INNOVATIVE Releases Additional Analysis from May 7 to May 11 Online Poll
(May 15, 2018 – Toronto) The NDP is growing among the centre-left value groups the Kathleen Wynne Liberals have relied upon and among economically alienated voters that initially supported the Doug Ford PCs.
Today Innovative Research Group Inc. (INNOVATIVE) released further analysis of an online poll conducted among 1,010 Ontario voters immediately following the May 7th TV debate. The analysis segmented Ontarians based on core political values, time for a change attitudes and economic alienation.
There are two foundations for the NDP gains documented in INNOVATIVE’s earlier analysis of the Ontario Political Landscape.
Voters from more left-wing clusters who supported Kathleen Wynne and the Liberals in the last election have started to move to the NDP.
For the first time since the last election, the NDP now lead among the Core Left cluster. They are also now ahead of the Liberals among Thrift Moderates and statistically tied among the Left Liberals.
Meanwhile, some of the economically alienated voters who initially were rallying to the Doug Ford PCs appear to be shifting to the NDP.
Voters who reject the idea you can be anything you want in Ontario if you work for it have shifted from supporting the PCs in April to the NDP in early May. However, the NDP has also gained in two of the three clusters that are struggling to some degree but believe in the Canadian dream. There is now a three-way tie among Canadian Dream Hopeful voters while the NDP and Liberals are closing the gap with the PCs among the Canadian Dream Heavy Strugglers.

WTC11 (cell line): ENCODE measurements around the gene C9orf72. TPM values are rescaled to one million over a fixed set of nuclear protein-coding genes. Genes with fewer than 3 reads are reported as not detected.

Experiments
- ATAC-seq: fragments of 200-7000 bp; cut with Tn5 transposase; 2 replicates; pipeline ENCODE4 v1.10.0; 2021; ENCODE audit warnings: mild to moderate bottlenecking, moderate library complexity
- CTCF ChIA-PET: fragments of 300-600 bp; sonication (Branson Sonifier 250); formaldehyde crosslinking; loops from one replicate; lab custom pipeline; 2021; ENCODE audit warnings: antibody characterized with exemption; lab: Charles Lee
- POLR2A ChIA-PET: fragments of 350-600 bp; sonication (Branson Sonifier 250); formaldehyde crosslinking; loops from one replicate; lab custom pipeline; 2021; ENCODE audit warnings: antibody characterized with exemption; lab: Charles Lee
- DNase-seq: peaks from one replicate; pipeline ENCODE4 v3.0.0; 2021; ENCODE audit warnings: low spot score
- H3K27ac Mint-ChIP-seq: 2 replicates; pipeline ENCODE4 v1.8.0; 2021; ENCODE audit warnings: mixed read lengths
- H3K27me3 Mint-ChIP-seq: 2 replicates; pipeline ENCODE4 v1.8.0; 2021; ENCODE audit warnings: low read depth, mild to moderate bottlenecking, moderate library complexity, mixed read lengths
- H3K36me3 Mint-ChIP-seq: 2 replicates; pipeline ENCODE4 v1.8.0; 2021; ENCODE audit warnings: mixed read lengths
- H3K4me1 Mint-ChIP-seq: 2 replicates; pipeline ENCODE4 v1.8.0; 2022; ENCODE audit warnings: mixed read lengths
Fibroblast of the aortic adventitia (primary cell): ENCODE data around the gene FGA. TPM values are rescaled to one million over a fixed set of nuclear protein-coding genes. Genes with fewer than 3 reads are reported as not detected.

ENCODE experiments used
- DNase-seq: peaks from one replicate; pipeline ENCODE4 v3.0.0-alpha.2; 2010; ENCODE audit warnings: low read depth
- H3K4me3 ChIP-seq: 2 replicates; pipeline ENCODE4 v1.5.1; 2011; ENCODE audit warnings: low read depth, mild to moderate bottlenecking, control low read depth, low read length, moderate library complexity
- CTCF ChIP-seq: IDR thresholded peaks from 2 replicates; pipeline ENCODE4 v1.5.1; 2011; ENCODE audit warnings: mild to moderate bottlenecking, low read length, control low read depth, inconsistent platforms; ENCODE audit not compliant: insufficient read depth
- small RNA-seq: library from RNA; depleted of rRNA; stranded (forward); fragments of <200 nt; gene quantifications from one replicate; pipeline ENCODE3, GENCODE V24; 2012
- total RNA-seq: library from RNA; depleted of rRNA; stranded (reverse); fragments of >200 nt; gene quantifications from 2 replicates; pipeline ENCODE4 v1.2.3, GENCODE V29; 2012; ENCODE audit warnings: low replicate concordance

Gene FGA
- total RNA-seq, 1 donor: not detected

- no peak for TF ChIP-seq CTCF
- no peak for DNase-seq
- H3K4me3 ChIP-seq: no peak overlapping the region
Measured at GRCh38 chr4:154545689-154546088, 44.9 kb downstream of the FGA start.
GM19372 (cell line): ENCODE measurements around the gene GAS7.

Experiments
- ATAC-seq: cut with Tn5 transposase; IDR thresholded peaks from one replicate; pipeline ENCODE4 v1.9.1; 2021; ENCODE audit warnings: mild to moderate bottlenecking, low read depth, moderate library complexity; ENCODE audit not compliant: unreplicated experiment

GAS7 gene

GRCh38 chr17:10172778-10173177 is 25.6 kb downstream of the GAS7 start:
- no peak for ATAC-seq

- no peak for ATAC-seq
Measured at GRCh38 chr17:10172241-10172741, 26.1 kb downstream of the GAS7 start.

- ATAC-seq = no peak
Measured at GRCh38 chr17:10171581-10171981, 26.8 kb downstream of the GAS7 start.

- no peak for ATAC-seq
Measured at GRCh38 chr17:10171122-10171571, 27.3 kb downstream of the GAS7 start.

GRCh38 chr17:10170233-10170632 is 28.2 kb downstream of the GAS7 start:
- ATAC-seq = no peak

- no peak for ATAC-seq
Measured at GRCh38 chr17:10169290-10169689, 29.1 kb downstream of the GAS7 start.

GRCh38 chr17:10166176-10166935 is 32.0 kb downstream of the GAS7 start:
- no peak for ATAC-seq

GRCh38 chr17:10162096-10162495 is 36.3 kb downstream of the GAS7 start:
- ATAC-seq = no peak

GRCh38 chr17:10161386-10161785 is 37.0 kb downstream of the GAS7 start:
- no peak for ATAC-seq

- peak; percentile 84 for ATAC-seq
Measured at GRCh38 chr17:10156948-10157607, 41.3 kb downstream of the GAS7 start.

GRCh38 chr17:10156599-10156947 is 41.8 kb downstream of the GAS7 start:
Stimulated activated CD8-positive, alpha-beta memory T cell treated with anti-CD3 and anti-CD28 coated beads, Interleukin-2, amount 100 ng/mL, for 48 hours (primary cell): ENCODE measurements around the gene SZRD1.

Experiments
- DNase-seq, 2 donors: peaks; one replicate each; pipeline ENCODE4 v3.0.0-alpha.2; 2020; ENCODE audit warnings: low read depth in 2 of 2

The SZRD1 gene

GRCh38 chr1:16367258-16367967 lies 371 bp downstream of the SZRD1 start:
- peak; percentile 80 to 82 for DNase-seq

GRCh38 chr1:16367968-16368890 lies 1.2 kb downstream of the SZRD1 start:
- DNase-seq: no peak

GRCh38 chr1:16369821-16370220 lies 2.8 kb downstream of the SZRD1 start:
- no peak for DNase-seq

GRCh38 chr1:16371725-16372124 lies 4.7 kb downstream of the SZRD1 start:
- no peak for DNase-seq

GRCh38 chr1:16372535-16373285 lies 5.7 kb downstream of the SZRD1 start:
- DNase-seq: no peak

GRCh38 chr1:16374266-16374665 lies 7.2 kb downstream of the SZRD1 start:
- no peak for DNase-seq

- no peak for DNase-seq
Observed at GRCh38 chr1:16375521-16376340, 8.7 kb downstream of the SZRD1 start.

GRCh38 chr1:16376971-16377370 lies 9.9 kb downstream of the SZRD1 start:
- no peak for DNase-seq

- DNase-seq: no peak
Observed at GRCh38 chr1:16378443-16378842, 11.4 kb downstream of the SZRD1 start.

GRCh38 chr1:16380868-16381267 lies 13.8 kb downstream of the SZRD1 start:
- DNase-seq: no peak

We also probed three key political beliefs that impact willingness to vote for each of the three main parties.
Time for a change continues to move strongly against the Liberals.
Almost 7 in 10 say it is time for a change in Ontario. Digging deeper, only 32% disagree with the statement “After the past few years, I am so angry at the Ontario Liberals I will never vote for them again”. And only 29% agree “The Ontario Liberals have their problems, but they are best able to form government”, the lowest we have seen so far this year. Conventional wisdom holds that between elections government vote numbers are suppressed because governments are compared to the perfect but then go up in the election when they are compared to the alternatives. This is not what we are seeing so far in this election.
Fear of a PC government is a major challenge for the PCs.
Almost 6 in 10 (59%) agree they are afraid of what Doug Ford and the PCs may do if they are elected to government. Just 24% disagree.
There is a growing belief that Ontario politics is not a two-horse race.
In May of 2014, 59% agreed the election was only a two-horse race, only the Liberals and the PCs have a real change of forming the government. Agreement with that statement has dropped 15 percentage points to 44%. One third (32%) now reject the idea only two parties have a chance of forming government. Among those who disagree, 33% of the somewhat disagree and 54% of the strongly disagree are voting NDP.
The poll of 1,010 Ontario voters was launched immediately followed the televised Toronto leaders debate on the evening of May 7th and continued through May 11th, 2018. This is a representative sample where respondents have been weighted according to Census data to ensure that the overall sample’s composition reflects that of the actual Canadian population. However, since the online survey was not a random probability-based sample, a margin of error cannot be calculated. Opinion research industry groups such as the Marketing Research and Intelligence Association prohibits statements about margins of sampling error or population estimates with regard to most online panels.
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